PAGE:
You're mixing apples with oranges here. HPA and C02 tanks are different and use different propellants. I won't debate this with you. All I'm saying is this is an accident waiting to happen and it's your(or someone elses) funeral. AMOF, next time you get this tank filled, mention that the valve threads have no Loctite and see what the person at the pro shop tells you - ;)

deano 177
12-13-2007, 04:53 PM
My friend let me borrow a 9oz a while back. When I started taking the tank off the top started unscrewing. I was like WWWWTTTTFFFFF!!!!.:darth:
I had never had that happen before. It was out of air at the time but still. I took the tank off the marker and started playing around with it to see what was going on. It seemed like there was some white "glue" that was supposed to hold it in. It was gone. I have never seen white lock-tight. Red is the bad-ass-never-let-go stuff, Blue is tough and Orange just means that whatever you are working on has been torqued.(I might be wrong about the strengths and colors but that has been my experiance)

I did notice the blowoff hole about a 1/4" from the top of the threads. That eased my mind to know that if it did unscrew while full that hopefully I would have just got a face full of cold air and not a 9oz rocket. Any way I told him about it and he asked me if I tighened it back up. I told him he needed to take that tank out of service and that I would pay for it since it happened on my watch. Then he wipped out a pipe wrench and gave it a torque and said "good as new!" :eek: I tried to tell him that he should have the paintball store that we go to look at it but he was cool with the way he fixed it.

Now having said that, I am a trades person. I saw the way this thing was threaded together. You would have to really and truly be a total f-up to take this thing all the way out. Even if the blow hole was plugged.

oldironmudder
12-13-2007, 05:27 PM
Blue is low
Red is darn good hold
Green is get the cutting torch out!!!!

bamf-hacker
12-13-2007, 05:40 PM
http://img250.imageshack.us/img250/7708/lock0mz.jpg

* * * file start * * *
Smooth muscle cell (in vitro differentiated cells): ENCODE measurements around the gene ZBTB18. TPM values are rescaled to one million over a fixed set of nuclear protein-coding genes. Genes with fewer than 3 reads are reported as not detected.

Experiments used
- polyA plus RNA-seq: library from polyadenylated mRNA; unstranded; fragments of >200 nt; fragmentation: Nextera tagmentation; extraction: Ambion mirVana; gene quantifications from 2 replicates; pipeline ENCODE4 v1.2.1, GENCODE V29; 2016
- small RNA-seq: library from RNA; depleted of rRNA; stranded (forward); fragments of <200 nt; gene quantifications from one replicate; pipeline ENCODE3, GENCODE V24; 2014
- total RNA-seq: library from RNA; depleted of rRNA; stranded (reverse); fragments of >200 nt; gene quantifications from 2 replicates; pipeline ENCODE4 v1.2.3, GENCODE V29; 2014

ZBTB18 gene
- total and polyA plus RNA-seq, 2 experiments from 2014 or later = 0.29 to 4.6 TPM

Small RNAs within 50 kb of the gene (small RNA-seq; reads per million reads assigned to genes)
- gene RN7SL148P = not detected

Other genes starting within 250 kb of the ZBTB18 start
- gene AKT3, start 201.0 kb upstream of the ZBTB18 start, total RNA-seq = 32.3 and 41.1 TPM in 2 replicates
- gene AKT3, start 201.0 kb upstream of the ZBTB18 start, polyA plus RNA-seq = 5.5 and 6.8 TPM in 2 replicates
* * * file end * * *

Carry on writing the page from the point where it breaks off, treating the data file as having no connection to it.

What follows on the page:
oldironmudder
12-13-2007, 05:44 PM
OOOHHH I was told that green was the "go buy another cause it wont come apart" one... oh well, learned something new today.

timbertiger20
12-16-2007, 10:49 PM
There are more colors than that......some greens hold very well!

As to Kenny........Most CO2 tanks have that little tiny relief hole........it will vent some CO2 out but your talking about the possibilty of 20 oz of CO2 throught that little hole. It's a safety but not a good one. Realize that as you are hitting that little hole you have alot less threading making contact and they have stripped the threads in the past and shot off. On CO2 you always want to use Blue loctite but only a drop on the bottom three threads. HPA is a totally different story.

This is from guerrillaair.com
Q. Do I have to LocktiteTM the regulator into the bottle?

A. For a long time now the use of LocktiteTM when installing the regulator to the bottle has been an issue. At Guerrilla Air our primary concern is player safety, as such we use a small amount of medium grade, removable LocktiteTM when installing our regulators on a 47ci/3000PSI bottle. The reason being is this system is primarily used by players new to the sport of Paintball and field rental systems. This being said, we do not use LocktiteTM when installing our regulators on a 68ci/4500PSI bottle, as these systems are typicaly purchased by a seasoned player who needs to travel and must remove the regulator from the bottle during the security screening at the airport. We will be happy to LocktiteTM or not LocktiteTM your regulator into the bottle for you, simply specify wether or not you would like us to LocktiteTM the regulator into the bottle when you order.